New PPP Model in Victoria

The Victorian Government has received bids from consortia for an “Australian first” Public Private Partnership (PPP); watched closely by other jurisdictions in Australia, New Zealand and Asia Pacific who are keen to examine the outcome for appropriate risk transfer and value for money.

The Outer Suburban Roads (Western Package) PPP will see the upgrade of approximately 800 kilometres of arterial and local roads in the western suburbs of metropolitan Melbourne, and their maintenance over a 20-year concession period. This “availability based” PPP model has been employed in the UK, but it is understood this is the first time the bundling of multiple roads across a wide network with road widening, rehabilitation, safety upgrades and long term maintenance responsibilities, within a single privately financed project, has been undertaken in Australia.

Aquenta was engaged to prepare an Independent Technical Advisor Report as part of the first stage of works. The report examines the technical elements of the bid including the capability of contractors, the design solution, construction methodology, maintenance / lifecycle methodology, building and maintenance costs, internal consortium contract structure, replacement contractor analysis and the payment mechanism.

The scope of the capital works (road widening, structures improvements, pavement rehabilitation and ongoing lifecycle and reactive maintenance) is similar to the periodic upgrades and maintenance carried out traditionally by VicRoads, subject to available periodic funding. By bundling the scope into one PPP contract, the State is committing to:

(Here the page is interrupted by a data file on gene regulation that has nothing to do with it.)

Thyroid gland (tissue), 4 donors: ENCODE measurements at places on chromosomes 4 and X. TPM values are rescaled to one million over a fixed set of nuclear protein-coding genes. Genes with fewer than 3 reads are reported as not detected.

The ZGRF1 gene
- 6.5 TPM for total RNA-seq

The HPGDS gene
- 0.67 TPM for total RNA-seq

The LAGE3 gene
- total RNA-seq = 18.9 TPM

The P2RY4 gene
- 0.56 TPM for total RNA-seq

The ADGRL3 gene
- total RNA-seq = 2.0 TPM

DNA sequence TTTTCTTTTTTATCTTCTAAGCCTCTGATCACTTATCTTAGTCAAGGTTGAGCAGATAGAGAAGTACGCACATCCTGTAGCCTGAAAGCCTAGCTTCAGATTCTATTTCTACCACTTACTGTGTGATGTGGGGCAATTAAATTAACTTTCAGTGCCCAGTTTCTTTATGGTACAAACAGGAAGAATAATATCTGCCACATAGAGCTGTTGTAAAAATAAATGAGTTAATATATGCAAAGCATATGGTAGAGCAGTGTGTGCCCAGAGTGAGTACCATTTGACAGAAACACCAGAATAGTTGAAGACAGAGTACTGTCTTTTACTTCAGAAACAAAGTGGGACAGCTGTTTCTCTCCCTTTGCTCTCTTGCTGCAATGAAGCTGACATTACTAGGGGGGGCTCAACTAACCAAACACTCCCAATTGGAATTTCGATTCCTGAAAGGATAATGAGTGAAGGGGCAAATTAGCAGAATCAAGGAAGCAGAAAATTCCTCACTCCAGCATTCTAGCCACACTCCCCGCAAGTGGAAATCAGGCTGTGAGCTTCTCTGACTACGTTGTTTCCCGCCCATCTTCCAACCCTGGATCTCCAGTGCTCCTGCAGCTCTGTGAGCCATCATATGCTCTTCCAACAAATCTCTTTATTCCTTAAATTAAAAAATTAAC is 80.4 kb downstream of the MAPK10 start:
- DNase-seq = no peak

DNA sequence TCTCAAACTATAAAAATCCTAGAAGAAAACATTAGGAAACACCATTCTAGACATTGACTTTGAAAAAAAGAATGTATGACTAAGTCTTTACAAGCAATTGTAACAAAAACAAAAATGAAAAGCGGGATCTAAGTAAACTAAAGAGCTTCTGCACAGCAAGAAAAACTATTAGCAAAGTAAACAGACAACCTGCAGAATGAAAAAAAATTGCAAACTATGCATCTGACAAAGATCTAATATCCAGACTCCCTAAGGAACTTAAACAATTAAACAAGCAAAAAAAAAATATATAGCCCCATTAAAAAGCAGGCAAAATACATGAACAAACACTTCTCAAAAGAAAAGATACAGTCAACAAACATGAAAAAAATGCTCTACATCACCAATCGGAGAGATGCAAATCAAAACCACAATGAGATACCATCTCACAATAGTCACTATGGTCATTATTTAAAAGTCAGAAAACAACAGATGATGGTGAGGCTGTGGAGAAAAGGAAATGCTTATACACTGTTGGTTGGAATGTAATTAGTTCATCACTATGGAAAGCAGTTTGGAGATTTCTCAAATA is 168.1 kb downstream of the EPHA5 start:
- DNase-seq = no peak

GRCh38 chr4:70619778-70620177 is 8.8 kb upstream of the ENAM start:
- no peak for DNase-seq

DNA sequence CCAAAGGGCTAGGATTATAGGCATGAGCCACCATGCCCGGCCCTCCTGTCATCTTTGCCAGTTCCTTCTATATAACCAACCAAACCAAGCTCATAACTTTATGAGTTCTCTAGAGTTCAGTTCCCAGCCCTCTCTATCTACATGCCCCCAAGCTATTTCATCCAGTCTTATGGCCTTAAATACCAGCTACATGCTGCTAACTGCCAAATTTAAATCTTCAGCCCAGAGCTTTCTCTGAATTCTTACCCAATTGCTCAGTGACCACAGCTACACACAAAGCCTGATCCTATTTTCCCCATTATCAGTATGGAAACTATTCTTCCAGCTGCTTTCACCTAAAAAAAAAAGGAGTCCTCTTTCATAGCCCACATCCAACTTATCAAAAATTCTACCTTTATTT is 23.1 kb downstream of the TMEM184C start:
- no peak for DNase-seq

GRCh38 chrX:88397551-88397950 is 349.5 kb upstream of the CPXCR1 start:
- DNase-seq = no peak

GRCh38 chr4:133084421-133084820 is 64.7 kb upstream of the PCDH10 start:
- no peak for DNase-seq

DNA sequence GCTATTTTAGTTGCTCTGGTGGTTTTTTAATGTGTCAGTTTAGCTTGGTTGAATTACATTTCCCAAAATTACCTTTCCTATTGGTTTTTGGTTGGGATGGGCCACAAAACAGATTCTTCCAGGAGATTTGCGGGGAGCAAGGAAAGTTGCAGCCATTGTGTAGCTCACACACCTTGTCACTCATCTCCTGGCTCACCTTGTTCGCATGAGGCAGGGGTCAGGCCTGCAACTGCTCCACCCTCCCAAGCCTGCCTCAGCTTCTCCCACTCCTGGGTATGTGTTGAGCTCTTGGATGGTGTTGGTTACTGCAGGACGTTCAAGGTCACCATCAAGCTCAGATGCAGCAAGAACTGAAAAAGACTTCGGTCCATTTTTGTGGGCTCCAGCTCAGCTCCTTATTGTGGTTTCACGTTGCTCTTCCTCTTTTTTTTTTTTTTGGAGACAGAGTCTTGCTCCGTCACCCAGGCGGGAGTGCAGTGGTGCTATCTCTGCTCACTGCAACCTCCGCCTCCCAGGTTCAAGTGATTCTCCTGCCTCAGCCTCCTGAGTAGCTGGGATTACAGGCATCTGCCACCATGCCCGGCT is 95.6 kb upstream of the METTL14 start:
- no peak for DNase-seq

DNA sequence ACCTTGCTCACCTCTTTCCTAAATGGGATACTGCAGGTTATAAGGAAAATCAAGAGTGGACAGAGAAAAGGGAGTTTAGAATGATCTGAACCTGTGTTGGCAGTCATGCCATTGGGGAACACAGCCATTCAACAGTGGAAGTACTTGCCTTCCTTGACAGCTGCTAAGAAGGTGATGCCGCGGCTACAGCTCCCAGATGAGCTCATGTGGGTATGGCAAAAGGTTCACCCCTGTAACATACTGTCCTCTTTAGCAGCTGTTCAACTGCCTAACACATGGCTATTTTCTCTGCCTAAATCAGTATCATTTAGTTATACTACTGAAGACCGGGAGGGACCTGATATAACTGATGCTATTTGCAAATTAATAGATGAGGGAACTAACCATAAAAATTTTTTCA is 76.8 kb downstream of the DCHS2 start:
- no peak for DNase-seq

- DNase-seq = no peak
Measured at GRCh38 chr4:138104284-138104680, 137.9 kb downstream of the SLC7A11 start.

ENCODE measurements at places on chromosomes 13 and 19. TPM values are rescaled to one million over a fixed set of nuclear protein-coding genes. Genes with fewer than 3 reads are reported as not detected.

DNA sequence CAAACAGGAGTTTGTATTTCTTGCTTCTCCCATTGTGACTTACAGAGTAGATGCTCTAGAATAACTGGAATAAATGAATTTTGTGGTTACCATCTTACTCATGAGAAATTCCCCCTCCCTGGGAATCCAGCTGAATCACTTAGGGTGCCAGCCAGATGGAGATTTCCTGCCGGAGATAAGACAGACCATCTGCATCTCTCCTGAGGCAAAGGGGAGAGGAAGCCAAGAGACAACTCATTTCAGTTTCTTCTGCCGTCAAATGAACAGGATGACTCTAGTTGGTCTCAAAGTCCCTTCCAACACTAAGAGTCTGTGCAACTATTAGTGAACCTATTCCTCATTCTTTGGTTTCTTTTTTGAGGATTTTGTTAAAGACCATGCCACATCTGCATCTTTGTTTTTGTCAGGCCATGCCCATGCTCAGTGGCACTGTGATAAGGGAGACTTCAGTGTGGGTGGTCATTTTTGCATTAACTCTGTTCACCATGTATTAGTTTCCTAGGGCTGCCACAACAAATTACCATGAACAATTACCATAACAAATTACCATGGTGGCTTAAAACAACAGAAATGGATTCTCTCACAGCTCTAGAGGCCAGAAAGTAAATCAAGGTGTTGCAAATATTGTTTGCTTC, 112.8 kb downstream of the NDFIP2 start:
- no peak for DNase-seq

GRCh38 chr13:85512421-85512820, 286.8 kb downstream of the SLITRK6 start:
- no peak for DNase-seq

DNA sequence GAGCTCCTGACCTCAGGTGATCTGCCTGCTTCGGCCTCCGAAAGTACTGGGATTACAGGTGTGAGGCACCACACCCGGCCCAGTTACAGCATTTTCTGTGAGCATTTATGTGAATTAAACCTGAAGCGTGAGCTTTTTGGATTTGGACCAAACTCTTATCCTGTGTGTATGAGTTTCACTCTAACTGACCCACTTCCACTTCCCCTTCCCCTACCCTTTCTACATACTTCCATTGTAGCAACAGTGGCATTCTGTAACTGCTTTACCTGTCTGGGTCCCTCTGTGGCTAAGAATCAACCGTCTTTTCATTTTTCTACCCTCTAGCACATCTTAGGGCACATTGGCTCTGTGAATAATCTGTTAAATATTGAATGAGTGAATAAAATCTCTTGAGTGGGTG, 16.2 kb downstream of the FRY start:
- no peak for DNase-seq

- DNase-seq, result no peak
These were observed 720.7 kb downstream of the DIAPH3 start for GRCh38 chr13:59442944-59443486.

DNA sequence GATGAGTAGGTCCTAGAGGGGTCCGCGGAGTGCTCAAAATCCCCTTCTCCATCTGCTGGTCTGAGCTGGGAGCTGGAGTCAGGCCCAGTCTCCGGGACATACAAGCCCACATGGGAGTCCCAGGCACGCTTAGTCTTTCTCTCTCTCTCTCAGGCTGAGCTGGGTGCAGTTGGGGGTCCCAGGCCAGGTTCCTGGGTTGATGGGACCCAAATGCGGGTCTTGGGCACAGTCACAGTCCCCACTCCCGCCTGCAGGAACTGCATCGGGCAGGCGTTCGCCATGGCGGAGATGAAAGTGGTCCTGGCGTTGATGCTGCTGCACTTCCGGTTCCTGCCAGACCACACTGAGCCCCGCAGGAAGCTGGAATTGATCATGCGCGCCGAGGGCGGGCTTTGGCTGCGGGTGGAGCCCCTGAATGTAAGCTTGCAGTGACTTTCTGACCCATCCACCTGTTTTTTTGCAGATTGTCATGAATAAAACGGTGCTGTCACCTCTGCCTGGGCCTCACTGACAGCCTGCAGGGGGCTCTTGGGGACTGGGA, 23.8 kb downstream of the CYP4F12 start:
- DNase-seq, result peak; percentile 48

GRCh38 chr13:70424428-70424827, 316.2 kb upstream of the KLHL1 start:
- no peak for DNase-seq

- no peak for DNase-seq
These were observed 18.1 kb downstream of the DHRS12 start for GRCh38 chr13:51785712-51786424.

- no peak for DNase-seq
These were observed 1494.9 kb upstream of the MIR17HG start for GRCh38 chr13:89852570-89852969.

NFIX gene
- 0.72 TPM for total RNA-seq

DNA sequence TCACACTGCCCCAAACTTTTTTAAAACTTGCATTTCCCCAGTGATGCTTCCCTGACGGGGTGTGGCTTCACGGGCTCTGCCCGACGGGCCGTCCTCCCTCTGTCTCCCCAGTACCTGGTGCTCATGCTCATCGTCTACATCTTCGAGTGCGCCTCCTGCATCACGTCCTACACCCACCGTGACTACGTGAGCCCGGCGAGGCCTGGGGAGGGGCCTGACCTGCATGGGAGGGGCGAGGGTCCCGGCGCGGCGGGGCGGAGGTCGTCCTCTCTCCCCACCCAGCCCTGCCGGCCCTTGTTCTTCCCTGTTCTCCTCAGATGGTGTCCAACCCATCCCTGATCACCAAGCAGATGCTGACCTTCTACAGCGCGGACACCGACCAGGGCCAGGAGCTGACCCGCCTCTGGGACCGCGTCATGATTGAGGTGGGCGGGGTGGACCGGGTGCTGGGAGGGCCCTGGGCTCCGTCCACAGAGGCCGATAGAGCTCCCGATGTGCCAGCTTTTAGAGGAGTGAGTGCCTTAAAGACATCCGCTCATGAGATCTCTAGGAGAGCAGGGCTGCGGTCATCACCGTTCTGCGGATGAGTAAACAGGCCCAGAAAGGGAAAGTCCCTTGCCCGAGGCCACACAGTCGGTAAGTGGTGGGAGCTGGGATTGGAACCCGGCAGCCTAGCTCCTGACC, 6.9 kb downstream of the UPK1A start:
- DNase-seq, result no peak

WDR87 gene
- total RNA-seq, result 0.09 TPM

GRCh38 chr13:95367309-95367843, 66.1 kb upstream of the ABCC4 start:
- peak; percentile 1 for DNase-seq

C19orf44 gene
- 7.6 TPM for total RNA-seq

• Allocating delivery responsibilities to the successful private sector consortium.
  • Seeking coordination of construction and maintenance works to minimise traffic disruption.
  • Paying for the works via a regular service payment over the concession period.
  • Establishing a strong incentive to maintain the assets as Service payments will be subject to the maintenance of the road network to prescribed measurable performance standards.
  • Obtaining the handback of the road network at the end of the concession term at specified level of quality.
  • Receiving an incident response services in close collaboration with VicRoads ongoing network management role.
  • Encouraging the application of new technologies across pavement and structures performance monitoring and management, construction methodology (including traffic management during construction), stakeholder communications and incident response.
  • Mandating commitments to minimum Local Content, Apprentice employment and Indigenous employment levels.

The project is being undertaken by the Victorian Government’s “Partnerships Victoria” policy. It’s anticipated that upon the successful award of the project, two other geographical packages of work may be undertaken (subject to State funding commitments) under the same PPP model, in Melbourne’s south east and northern suburbs.

Whilst the outcome of the consortia submissions may or may not be judged to meet the State’s project objectives, including value for money, there is evidence the industry has responded positively to taking long term road upgrade and maintenance responsibilities and have developed innovative construction, asset condition measurement and incident response solutions to achieve a vastly improved road network.


James Mitchell is considered a trailblazer in PPP industry circles, having been part of the early industry response to the modern Public Private Partnership (PPP) model for delivering major works in Australia. James is based in our Melbourne office.